This article was first published on O’Dwyer’s PR.

We have reached a tipping point where companies should assume it is a case of when, not if the sustainability of their industry or product faces the public spotlight. To address this, communicators need to get on the front foot in ways which will feel uncomfortable to many.

A rapidly growing list of industries and products have taken heat for their contribution to global warming. First oil and gas, then plastics, and now textiles have made the front pages, with politicians and consumers demanding companies change their ways to mitigate their environmental impact.

And the pace at which new industries are joining this list is rapidly speeding up. Early indicators suggest discussions about sand usage and “sand wars” are shortly to gain prominence.

Challenges to consumer culture have moved far beyond one or two sectors, where executives can remain comfortably reassured they will not be targeted. In the coming years, some will argue that consumption – upon which the global economic model is predicated – is being called into question.

For communicators unaccustomed to this level, or type, of scrutiny, the potential task at hand must feel overwhelming.  Compounding this, the most effective actions may feel counterintuitive, even to the most seasoned communicators. But for some communicators, this is also their moment.  There is an unprecedented case to be made for the role of the communicator as executive right hand, bringing objective external reality to their leadership and challenging them as never before.

Below are a few lessons from those industries and companies that were first to face these existential reputational challenges:

Address what can’t be seen (yet)

Historically, organizations have focused on their external sustainability efforts, attracting the attention of legislators, media and customers.  But as transparency and reporting expectations grow, and employees seek reassurance they are in a role of which they can be proud, this will be turned on its head.  Having your own house in order will be central to your sustainability story one way or the other, so it is best to take control and find and fix any bad actors, before others do.

What does this mean in practice?

Communicators are adept at playing the journalist and probing with difficult questions.  Approach your leaders with the challenging questions they will shortly be expected to answer about your own organisation, if they haven’t already. This may mean seeking out new data, or new advice, or convening your detractors, in order to ask the hard questions first.

For example, Novartis established a dashboard tracking its Scope 3 emissions through its supply chain, identifying impact hot spots and working with providers to reduce the company’s impact.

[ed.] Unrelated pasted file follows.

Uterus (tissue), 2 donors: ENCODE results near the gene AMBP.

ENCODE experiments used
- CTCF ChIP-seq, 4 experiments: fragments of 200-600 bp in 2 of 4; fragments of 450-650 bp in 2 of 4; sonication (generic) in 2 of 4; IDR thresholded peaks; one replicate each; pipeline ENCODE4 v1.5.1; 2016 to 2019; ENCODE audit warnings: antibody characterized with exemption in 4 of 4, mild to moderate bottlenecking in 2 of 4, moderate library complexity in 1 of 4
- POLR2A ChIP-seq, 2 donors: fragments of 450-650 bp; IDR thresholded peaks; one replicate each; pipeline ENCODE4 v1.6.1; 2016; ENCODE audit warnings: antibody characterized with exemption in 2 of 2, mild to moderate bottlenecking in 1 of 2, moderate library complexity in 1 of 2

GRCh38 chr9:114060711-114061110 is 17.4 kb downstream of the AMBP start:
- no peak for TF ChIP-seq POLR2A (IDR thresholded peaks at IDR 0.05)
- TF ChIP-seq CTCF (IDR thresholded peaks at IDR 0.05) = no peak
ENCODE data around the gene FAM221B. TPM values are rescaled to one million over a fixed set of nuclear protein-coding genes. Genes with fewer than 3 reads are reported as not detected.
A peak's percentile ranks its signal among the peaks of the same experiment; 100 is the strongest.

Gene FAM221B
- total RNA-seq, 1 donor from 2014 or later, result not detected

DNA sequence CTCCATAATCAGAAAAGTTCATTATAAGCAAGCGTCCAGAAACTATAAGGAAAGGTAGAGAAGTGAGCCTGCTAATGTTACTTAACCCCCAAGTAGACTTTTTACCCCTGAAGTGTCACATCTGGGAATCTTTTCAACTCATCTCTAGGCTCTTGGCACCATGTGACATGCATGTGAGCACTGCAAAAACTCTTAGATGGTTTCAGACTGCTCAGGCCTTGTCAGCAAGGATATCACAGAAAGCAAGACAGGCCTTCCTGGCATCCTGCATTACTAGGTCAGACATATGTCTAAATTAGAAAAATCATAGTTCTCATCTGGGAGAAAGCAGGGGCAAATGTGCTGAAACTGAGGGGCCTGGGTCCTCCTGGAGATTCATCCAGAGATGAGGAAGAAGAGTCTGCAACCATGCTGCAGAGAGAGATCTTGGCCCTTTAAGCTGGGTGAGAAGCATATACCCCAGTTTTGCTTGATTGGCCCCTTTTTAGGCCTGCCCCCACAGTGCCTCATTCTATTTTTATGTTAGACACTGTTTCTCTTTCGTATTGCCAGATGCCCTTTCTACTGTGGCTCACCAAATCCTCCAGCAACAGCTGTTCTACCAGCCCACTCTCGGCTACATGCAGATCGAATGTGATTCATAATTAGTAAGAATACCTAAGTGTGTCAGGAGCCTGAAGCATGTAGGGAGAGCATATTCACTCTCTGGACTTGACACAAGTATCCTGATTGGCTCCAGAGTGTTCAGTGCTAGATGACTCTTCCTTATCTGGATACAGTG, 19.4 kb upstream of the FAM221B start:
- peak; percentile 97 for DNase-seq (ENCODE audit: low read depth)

Target, track, tell

As a strategic advisor, I have spent over a decade advising clients that their reputational credibility depends on communicating what they are doing today, not what might be done in the future. However, most companies acknowledge that the sustainability challenge is large and complex and is inevitably a process. Stretching, but achievable, targets are integral to this journey.

What does this mean in practice?

Success lies in developing medium term (c. 10-year) targets and clearly and transparently tracking progress. Communicators are key to convening their leadership, helping to frame these targets in a way which reflects the needs and interests of internal and external stakeholders, and advise on reporting approaches and regularity.

Companies from Amcor to Unilever have established clear sustainability strategies, with associated targets, and are committed to sharing feedback and progress regularly and transparently.

Collaborate radically

For most corporates, partnership has often had one of three purposes: commerciality, legislative change or halo effect. In none of these cases have competitors sought to innovate truly collaboratively to solve industry challenges. Today, the industries most criticized are doing exactly that, prioritizing rapidly addressing issues over historical concerns with competition and IP.

What does this mean in practice?

Communicators must work with their business to seek partnership opportunities that focus on innovation apace, as well as communications. Here again communicators have a clear convening role, ensuring the business is aligned around its partnerships strategy and the breakthroughs it is seeking.

From the Oil and Gas Climate Initiative to the New Plastics Economy Global Commitment, competitors in some of the most criticized industries are working collectively to address their sector’s biggest sustainability challenges.

Tell the whole story

For the last decade, many companies have been focused on developing or sharing their corporate purpose: the reason they exist.  As consultants, we have emphasized the need for simplicity and clarity in these – making them engaging and memorable. Today, however, companies must go beyond purpose to unpacking complexity, and must be capable of articulating their overall impact in credible longform.

What does this mean in practice?

Communicators must lead their organizations to proactively develop a data set which shows their positive and negative impacts in the round to be ready to storytell about how, and where, the good outweighs the bad.

For example, this research for Blue Apron provides a balanced story on the sustainability impact of meal prep kits.

Communicators need to grasp this opportunity before it passes them by. In years to come, nobody will be thanked for continuing with the same activities, as the world rapidly changes around them. Instead, corporate reputations will be bolstered and careers built by communicators who get on the front foot, speaking the truth to power, turning industry truisms on their heads and challenging decades of experience and learned behavior.